Belmont City Council Denies CSUS Application

The Council denied the application by Hillsborough's Crystal Springs Uplands School.

In a 3-2 vote, Belmont City Council denied the application of Crystal Springs Uplands School (CSUS) to build a middle school campus on Davis Drive on Tuesday.

"We are very disappointed in the City Council's decision, but would like to thank the Belmont community for its overwhelming support of our school," said a representative of CSUS.

The singular motion that brought the project to an abrubt halt centered around the General Plan Amendment, which would have allowed the city to rezone the Davis Drive office park property that is currently designated as industrial, to commercial to accommodate the school campus.

Councilmembers Warden, Wozniak and Feierbach voted "yes" on the motion to deny the application; Councilmembers Leiberman and Braunstein voted "no" on the motion.

"We need more commercial property in our community, not more schools," said Councilmember Christine Wozniak.

The motion was made by Feierbach after more than two hours of discussion and public comment. Approximately 15 members addressed the council; most were in favor of the project.

Wozniak said that changing the city's General Plan to allow for the school to take the place of the former commercial buildings would make it easier to change again.

"I don't believe in changing the General Plan for one applicant, because when we make that change, we are changing the vision for our community," said Wozniak.

Mayor Dave Warden was also against changing the General Plan, but said he struggled with his decision.

"I want to do the right thing, but there's no right answer here. It's a land use issue, it's a planning issue. I have to draw on my knowledge of the community, and this comes down to putting a middle school in the middle of a business park," said Warden.

After nearly two-and-a-half hours of discussion and public comment  Councilmember Feierbach made a motion.

"I move that we direct staff to prepare a resolution to deny the application for a General Plan amendment," said Feierbach, which essentially made any discussion of the other four project entitlements moot since the rezoning of the property was the cornerstone of the entire application.

Feierbach read from a prepared statement prior to making the motion, in which she outlined her reasoning for not supporting the application. Her reasons included loss of tax revenue and increased traffic on Ralston Avenue.

"I was enthusiastic about the project in the beginning, but then started looking at all of these other things," said Feierbach.

She added that the mailers sent out by CSUS and the discussions that took place on Belmont Patch also turned her away from the project.

"I couldn't recover from it," she said.

Councilmembers Warren Lieberman and David Braunstein each said they still had some reservations about the project, but were open to further discussion.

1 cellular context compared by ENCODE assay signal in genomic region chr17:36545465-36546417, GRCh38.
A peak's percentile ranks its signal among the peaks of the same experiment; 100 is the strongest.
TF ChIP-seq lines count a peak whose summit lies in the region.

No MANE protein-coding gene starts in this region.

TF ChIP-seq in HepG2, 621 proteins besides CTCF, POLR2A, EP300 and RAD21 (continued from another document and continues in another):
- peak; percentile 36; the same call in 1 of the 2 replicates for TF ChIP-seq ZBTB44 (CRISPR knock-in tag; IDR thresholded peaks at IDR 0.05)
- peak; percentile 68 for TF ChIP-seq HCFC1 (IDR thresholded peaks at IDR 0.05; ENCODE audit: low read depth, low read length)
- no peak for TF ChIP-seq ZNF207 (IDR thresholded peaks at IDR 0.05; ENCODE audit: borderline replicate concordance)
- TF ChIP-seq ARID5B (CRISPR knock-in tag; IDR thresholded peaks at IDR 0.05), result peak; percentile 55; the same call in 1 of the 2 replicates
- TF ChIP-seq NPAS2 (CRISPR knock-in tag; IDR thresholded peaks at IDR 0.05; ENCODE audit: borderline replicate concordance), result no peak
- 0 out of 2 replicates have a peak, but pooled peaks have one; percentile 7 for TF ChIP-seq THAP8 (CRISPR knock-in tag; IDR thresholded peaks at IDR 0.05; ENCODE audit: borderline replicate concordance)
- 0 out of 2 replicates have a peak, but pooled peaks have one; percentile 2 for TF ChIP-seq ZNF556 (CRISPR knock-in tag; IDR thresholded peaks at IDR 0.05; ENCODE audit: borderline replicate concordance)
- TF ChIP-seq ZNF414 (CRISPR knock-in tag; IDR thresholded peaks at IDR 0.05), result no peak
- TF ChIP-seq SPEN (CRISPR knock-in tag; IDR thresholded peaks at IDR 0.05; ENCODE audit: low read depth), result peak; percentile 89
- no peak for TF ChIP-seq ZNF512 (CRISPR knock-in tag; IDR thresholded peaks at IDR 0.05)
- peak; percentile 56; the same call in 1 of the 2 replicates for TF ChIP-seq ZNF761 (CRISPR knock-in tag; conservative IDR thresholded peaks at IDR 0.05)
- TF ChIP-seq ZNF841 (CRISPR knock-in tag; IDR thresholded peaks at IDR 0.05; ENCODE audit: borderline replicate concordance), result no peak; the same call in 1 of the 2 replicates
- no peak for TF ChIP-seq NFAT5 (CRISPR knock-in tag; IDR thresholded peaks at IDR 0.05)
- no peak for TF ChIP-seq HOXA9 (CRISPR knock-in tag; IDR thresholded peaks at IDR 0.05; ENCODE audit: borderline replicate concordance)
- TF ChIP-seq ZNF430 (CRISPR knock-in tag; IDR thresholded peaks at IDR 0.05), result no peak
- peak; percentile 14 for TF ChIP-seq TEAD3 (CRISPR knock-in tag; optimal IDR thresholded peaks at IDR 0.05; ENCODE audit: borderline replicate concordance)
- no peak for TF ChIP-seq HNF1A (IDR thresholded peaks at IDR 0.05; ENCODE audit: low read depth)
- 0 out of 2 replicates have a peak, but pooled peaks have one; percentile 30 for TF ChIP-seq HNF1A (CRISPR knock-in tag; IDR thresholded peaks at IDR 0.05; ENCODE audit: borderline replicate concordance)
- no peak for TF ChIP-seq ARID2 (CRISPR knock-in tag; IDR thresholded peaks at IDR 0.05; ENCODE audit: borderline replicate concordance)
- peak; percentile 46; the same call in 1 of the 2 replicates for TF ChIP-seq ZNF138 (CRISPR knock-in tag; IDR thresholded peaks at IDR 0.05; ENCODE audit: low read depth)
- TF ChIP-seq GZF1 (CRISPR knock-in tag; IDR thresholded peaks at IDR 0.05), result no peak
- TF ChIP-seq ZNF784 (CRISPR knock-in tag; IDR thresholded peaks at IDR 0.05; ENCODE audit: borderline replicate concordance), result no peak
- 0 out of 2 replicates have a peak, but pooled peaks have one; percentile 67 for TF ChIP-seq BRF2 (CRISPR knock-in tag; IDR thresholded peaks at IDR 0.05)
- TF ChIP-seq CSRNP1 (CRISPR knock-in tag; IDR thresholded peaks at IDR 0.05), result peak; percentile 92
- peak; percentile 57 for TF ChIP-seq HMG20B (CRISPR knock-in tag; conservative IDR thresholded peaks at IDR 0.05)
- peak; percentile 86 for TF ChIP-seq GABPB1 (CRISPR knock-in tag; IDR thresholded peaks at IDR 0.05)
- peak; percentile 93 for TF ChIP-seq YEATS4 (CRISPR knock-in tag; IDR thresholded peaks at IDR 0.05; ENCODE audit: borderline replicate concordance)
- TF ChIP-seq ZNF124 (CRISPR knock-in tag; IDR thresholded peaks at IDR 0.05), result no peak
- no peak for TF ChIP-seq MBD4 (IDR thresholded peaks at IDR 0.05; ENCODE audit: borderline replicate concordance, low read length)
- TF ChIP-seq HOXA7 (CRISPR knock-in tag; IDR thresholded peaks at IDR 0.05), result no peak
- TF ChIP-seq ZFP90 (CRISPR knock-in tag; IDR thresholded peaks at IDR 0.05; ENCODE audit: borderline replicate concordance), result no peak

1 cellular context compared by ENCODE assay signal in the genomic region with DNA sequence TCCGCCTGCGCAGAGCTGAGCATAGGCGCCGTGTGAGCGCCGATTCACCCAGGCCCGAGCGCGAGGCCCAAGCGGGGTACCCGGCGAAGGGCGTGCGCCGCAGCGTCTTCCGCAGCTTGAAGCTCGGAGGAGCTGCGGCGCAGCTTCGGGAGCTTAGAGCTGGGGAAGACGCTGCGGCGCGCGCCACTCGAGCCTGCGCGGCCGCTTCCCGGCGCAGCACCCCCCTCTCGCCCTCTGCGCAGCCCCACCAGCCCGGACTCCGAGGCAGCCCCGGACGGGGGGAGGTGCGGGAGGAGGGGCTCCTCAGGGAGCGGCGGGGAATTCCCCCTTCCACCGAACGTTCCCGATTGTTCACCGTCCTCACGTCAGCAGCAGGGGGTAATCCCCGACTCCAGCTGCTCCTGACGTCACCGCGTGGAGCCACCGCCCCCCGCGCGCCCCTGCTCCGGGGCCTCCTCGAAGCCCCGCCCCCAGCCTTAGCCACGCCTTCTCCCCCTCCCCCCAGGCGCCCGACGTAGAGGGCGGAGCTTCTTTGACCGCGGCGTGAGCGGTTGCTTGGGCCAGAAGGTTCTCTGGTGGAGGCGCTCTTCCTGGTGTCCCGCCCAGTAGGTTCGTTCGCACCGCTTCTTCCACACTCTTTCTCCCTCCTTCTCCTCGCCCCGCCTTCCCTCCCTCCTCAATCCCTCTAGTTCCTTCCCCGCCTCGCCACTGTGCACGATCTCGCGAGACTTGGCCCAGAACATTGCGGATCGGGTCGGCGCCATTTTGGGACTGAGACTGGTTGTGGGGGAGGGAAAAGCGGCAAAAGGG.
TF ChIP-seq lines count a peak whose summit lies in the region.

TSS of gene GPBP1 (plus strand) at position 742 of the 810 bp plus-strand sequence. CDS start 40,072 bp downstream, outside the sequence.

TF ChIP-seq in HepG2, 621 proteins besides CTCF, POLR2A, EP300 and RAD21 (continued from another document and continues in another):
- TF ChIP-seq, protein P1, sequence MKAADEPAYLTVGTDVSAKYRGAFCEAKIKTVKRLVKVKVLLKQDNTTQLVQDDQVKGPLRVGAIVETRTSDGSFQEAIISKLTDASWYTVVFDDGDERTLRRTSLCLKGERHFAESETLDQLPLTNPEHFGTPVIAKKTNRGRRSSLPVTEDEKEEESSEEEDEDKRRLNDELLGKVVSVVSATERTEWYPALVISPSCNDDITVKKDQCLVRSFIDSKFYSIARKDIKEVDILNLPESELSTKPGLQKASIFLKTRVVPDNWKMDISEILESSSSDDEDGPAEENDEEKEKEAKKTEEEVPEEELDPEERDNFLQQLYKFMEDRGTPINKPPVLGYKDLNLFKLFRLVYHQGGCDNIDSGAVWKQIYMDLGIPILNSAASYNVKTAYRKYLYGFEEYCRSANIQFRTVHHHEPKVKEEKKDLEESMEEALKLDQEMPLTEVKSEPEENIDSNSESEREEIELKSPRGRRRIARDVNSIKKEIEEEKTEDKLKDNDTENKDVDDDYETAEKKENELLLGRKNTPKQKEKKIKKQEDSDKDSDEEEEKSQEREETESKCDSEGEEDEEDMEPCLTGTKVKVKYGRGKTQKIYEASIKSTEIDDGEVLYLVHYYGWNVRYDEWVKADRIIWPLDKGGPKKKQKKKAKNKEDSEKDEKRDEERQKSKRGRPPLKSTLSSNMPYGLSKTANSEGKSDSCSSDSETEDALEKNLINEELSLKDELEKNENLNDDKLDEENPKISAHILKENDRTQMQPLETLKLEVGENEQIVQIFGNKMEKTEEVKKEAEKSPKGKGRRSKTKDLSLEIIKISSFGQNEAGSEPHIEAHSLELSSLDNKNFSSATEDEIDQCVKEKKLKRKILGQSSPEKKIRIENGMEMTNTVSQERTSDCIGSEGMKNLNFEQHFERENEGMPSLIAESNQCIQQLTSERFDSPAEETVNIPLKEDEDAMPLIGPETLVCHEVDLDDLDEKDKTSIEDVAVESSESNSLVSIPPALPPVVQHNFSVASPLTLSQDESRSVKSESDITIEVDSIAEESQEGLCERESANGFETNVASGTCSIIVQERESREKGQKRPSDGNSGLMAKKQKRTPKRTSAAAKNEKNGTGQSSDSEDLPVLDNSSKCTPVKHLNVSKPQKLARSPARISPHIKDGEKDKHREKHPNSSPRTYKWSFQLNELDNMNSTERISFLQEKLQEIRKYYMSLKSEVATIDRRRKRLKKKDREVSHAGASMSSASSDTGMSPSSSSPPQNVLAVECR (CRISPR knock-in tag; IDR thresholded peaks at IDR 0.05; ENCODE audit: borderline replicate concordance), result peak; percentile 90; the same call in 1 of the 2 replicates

Lieberman said he thought the General Plan Amendment should be considered in close alignment with the project's Development Agreement, which outlines the legal and monetary aspects of the application. Part of the Development Agreement included a one time payment of $1 million to the city, and $250,000 per year to offset the loss of property taxes.

"The positive incremental revenue that would be generated from CSUS would allow us to take on projects we might not otherwise be able to do, such as turf the Belmont Sports Complex," said Lieberman.

And David Braunstein stressed the weight of the issue on council.

"You have no idea how seriously we take this issue and how many hours we've put into it. Your input is not lost on us," Braunstein said to the audience and the applicant.

"At the end of the day, I can see where it would make sense to allow CSUS to come to Belmont. With businesses on Davis Drive and CSUS, we can get into a win-win situation," added Braunstein.

Mayor Dave Warden said he had received more than 350 emails and dozens of phone calls about the project.

"At the end of the day, both sides have compelling reasons for being for or against the project. And I've tried to weigh them, but I have to justify my decision, and it is my decision. This has been a torturous process for me," said Warden.


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Concerned Belmont Taxpayer October 25, 2012 at 07:22 PM
Andrew, I could not agree with you more. Please post this on Belmont Patch as well. I don't think many Belmont residents read the Burlingame Patch.
Miriam Finder October 25, 2012 at 08:31 PM
LJ, I think you are referring to Andrew's comment, however, I would like to point out that this story did originally run on Belmont Patch. Belmont Patch editor Joan Dentler has done a wonderful job covering the CSUS application in Belmont and many more stories on this topic can be found on Belmont Patch.
Belmont resident October 30, 2012 at 04:57 PM
This is an incredibly stupid move on behalf of the Belmont council. We lost a world class school for our kids. Our property values would have one up just by being near such a school. Now other businesses and schools will turn away from coming to Belmont for fear of the stupidity of the council. Warden, Wozniak, Feierbach will never be re-elected. Boneheads.
Andrew Peceimer October 30, 2012 at 05:08 PM
When do the terms of Warden, Wozniak, Feierbach come up?
Concerned Belmont Taxpayer October 31, 2012 at 06:11 AM
Mayor Dave Warden and Coralin Feierbach November 2013. Nov 2013 can not come soon enough.


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